KNOXVILLE, IA – The mystery of nuclear medicine first caught the eye of Brian Clarke, Knoxville Nuclear Medicine owner and technologist, when he was a student at the University of Iowa.
“Through an opportunity to do a veteran’s work study program, I found it amazing that one could work with radioactive materials and see inside the human body with such impressive, sensitive, and highly technological imaging equipment,” said Clarke. “I was hooked.”
For almost 25 years, patients have reaped the benefits of a partnership between Clarke and Knoxville Hospital & Clinics (KHC) to provide nuclear medicine, services that are used to help diagnose and treat many health conditions, including heart disease – the leading cause of death in the United States.
A special kind of imaging, nuclear medicine creates images of the body and its functions through a safe radioactive substance as it flows through the body. With more than 30 million Americans having heart disease, nuclear medicine plays a pivotal role in not only diagnosing, treating, and monitoring heart disease, but also gastrointestinal and neurological problems, and even cancer.
Nationally certified from multiple registries and board certified in nuclear cardiology and radiation safety, Clarke enjoys the opportunity to perform diagnostic procedures on his family, friends, and fellow community members. He also accepts referrals from outside health care providers and ensures that patients can get their procedure scheduled in a timely manner.
A simple procedure that could save a life
Through the years, Clarke has found it extremely satisfying to be a small part of the process of diagnosing heart disease. According to Clarke, the key to treating or even preventing heart disease is diagnosing heart problems early, so treatment can begin as soon as possible.
If you are experiencing symptoms that may indicate heart disease, such as high blood pressure and cholesterol, obesity, diabetes, unhealthy eating habits, inactivity, etc., Clarke recommends you see your health care provider to determine if a nuclear stress test is needed.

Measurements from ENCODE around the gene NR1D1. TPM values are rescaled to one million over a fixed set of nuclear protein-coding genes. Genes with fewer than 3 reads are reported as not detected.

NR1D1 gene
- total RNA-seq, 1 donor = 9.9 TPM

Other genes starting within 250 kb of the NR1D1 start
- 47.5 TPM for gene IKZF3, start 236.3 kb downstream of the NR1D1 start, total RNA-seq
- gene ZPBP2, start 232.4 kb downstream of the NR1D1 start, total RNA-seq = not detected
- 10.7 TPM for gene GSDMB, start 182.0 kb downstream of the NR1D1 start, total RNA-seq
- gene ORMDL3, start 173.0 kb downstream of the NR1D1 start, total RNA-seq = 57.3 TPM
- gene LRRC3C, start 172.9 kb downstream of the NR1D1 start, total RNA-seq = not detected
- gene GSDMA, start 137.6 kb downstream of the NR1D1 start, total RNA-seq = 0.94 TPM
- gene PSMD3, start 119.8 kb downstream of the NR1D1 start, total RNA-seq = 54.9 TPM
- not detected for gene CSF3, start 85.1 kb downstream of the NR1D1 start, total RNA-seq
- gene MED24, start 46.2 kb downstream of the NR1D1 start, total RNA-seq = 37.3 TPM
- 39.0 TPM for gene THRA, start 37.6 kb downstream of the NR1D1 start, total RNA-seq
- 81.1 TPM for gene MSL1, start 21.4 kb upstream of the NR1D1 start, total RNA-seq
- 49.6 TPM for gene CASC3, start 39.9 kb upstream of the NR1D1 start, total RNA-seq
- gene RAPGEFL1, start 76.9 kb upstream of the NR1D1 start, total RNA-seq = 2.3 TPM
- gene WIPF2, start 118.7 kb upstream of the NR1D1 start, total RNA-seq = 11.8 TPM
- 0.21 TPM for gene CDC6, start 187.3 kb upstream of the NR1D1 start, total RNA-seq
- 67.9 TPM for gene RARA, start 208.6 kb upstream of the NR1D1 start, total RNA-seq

“One of the most performed non-invasive diagnostic heart tests done is the cardiac stress test with nuclear imaging. This test is typically done to diagnose heart disease and measure how well your heart and coronary arteries respond to the physical stress of exercise,” states Clarke. “It is a simple procedure that could mean saving a life.”
Modern-day equipment and procedures close to home
Clarke prides himself on providing the nuclear medicine procedures and equipment at KHC that you would find at larger facilities. A year ago, he installed the General Electric (GE) Infinia, a revolutionary diagnostic nuclear medicine imaging system that provides unprecedented image quality and quicker scan times with less radiation dosage.
“The newest technology not only plays a significant role in assisting health care providers in diagnosing diseases in their earliest stages, but it also helps KHC to continue offering the highest quality service to the community,” said Clarke. “For patients coming to KHC from other facilities, they get top notch services with that smalltown family experience without being just another number or statistic.”
The evolution of nuclear medicine through the years has had a positive impact on health care. Clarke considers himself one of the lucky ones who gets to work with the technology daily that helps improve outcomes for patients with health conditions, like heart disease.
“I am fortunate I was given the opportunity to learn about nuclear medicine all those years ago,” said Clarke. “It has been a great privilege of mine to provide this cutting-edge service in Knoxville.”
Knoxville Hospital & Clinics is a non-profit community hospital serving Marion County and the surrounding area. Named a “Top 100 Critical Access Hospital” and Voted as Best of Red Rock Area’s “Best Place to Work” and “Best Hospitality”, KHC’s highly skilled medical staff and specialists provide personal, compassionate, and innovative quality health care to patients. For more information regarding this release and other happenings at Knoxville Hospital & Clinics, call the Public Relations office at (641) 842-1485.